Florence + The Machine Review: a Night as High as Hope

Glitter shimmers in the warm air, the blanket of heads gathered on the Hydro floor are engulfed by the rich and exciting tones emulating from the stage. Florence and the Machine are grand and impressive, their music serving as a gateway to the awakening of the talent which possesses them.

Having consistently created masterpieces which mature and develop with time, the new album High As Hope offers a fresher sound. An honest and raw approach, the music sprinkled in Florence Welch’s poetic lyricism, her hypnotic voice allowing the space it deserves to create her absorbing and heart wrenching stories.

The Machine always deliver on emotion through their performances, the opportunity to experience them live leaving you with a lasting feeling which carries through into the following days. It is obvious from watching, that each member breathes the rhythms, melodies and vitality of the band. Their commitment bringing life to the anthem like sounds which passionately holds the space of the SSE Hydro in a suspended moment. Always on the pivotal point of descending into a hypnotic cacophony of velvet melodies, the music they create cuts right through and hits you in the chest, a strong and resonating sensation which drowns out any prior thoughts, engaging you in the present.

Welch is a force of nature, her ethereal energy is an intoxicating and addictive element which stirs curiosity and devotion from her fans. Any restraints which threaten to hold her back are destroyed as she sprints and launches herself across the stage, a tangible image of gracefulness and ferocity. Her music is what pulses through her body, and she devotes herself to the creations, accenting her movements and reactions, casting a spell over the awed faces shining in the crowd.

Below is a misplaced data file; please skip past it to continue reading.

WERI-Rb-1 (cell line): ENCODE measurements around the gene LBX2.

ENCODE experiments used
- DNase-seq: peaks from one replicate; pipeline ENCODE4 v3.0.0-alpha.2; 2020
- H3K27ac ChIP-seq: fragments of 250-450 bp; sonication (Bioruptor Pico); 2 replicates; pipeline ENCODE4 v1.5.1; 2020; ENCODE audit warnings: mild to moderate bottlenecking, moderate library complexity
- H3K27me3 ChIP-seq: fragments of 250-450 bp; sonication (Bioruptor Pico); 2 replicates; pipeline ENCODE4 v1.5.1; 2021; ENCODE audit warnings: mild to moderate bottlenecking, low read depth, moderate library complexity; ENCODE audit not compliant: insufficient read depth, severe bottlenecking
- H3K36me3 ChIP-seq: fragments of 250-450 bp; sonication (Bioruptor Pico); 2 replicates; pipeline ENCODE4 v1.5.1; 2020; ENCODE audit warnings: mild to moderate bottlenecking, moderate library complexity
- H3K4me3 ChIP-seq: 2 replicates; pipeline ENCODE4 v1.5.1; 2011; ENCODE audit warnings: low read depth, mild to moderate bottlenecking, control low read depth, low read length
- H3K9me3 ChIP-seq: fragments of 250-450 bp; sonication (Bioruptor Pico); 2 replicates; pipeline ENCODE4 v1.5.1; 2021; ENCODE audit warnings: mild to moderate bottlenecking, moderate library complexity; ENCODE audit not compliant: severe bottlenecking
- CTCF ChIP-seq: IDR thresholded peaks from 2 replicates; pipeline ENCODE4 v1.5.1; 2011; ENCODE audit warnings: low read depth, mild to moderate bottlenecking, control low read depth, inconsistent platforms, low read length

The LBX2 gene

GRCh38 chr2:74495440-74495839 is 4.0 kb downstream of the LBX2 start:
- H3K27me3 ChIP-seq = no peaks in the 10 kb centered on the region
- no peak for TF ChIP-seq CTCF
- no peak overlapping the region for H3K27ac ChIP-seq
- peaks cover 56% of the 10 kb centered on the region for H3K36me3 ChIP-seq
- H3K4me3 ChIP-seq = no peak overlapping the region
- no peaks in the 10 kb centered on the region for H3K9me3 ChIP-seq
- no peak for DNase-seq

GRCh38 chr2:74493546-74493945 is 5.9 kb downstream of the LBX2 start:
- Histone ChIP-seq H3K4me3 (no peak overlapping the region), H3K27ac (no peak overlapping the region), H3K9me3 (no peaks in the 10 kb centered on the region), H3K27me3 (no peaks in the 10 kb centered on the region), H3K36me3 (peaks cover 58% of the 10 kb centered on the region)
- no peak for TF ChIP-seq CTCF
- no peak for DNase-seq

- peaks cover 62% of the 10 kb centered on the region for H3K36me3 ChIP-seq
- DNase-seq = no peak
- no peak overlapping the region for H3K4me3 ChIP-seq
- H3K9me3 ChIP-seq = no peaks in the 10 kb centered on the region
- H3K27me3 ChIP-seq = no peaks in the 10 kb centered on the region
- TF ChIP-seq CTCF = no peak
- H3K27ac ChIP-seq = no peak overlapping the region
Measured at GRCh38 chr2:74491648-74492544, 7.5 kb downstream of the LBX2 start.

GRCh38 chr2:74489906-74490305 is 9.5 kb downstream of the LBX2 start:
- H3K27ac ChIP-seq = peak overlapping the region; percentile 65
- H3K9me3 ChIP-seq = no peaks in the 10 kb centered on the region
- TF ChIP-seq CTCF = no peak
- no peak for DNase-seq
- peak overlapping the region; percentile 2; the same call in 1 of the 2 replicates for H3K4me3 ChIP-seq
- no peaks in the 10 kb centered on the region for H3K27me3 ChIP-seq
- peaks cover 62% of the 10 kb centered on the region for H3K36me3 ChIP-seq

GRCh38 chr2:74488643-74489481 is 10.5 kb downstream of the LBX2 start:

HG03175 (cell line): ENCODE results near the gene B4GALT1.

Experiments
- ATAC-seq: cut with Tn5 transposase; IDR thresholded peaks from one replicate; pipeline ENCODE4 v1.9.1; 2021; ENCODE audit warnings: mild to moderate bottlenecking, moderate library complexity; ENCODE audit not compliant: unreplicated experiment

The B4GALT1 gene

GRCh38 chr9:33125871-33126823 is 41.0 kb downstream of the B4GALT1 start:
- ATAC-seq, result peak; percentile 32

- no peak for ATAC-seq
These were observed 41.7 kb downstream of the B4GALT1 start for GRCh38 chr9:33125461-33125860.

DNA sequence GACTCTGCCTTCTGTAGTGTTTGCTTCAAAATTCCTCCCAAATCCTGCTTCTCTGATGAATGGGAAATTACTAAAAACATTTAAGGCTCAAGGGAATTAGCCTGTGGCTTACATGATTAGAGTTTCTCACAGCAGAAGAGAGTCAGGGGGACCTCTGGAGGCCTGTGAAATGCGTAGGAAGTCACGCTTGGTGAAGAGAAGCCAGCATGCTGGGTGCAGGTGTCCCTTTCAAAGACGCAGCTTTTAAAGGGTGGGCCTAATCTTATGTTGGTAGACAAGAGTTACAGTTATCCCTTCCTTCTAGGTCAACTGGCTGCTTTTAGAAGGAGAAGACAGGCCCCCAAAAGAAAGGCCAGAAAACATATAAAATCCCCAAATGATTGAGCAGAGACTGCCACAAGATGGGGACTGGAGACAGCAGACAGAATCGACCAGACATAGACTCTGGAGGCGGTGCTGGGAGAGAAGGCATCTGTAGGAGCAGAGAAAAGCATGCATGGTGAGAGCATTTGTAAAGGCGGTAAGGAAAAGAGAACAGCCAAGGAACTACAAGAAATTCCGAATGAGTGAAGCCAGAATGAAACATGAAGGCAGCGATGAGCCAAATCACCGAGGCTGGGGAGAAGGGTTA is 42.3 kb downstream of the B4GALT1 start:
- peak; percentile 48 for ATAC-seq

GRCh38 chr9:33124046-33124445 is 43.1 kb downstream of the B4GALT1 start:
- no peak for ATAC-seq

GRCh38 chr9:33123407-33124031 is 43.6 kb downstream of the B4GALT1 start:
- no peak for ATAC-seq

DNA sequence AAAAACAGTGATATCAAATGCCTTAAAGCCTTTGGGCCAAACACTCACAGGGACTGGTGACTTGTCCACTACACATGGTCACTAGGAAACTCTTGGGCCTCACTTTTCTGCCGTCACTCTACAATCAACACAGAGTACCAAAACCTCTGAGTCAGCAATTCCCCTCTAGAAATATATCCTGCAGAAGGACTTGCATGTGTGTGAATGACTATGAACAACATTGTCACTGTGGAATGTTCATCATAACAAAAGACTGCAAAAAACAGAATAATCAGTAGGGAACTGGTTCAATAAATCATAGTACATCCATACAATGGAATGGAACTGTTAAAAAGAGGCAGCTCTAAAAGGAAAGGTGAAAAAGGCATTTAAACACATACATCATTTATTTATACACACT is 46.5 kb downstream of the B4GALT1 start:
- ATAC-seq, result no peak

A balance of old and new, Welch and her Machine rewarded their devoted fans with throwbacks to the classics which started the obsessions. Dog Days Are Over and Shake It Out were pleasing reminders of how far the band have travelled, whilst the newer stand out tracks June and End of Love, signified a real growth of the band. Welch crafted meaning into moments, asking her audience to shine their pocket-sized stars during Cosmic Love, creating a luminous and sparkling backdrop for the intricate harp and thundering drums. She implored that people live in the moment, refusing to start the song Dog Days Are Over until all hands had detached from their screens and instead linked with others. She spoke about sharing kindness, her words delicate and moving, calm and humble compared to the commanding, power-driven vocals which effortlessly flow from her mouth.

Choosing not to be constrained by the limits of the stage, Welch rushed into the waiting embraces of her fans, ignoring the panicked security sprinting to catch her sprite-like figure. Dancing and singing with strangers, she communicated her ethos clearly, exclaiming that, at a Florence concert, things are done differently.

Saturday night was a welcome return to the inspiring indie-rock group. An artist who is thankful and compassionate, Welch acknowledged and appreciated every figure who helped fill the venue, conveying that she hasn’t forgotten the people who continue to support her work, her gratitude evident.  Her words breathing hope and determination;  Welch emphasises the importance of honesty and forgiveness in an unstable, ever-changing world. Florence and the Machine united a room through their music, once again proving that things in life don’t always need to be complicated, and that through speaking, sharing and listening we can each make a difference.


By Charlotte Jane Riley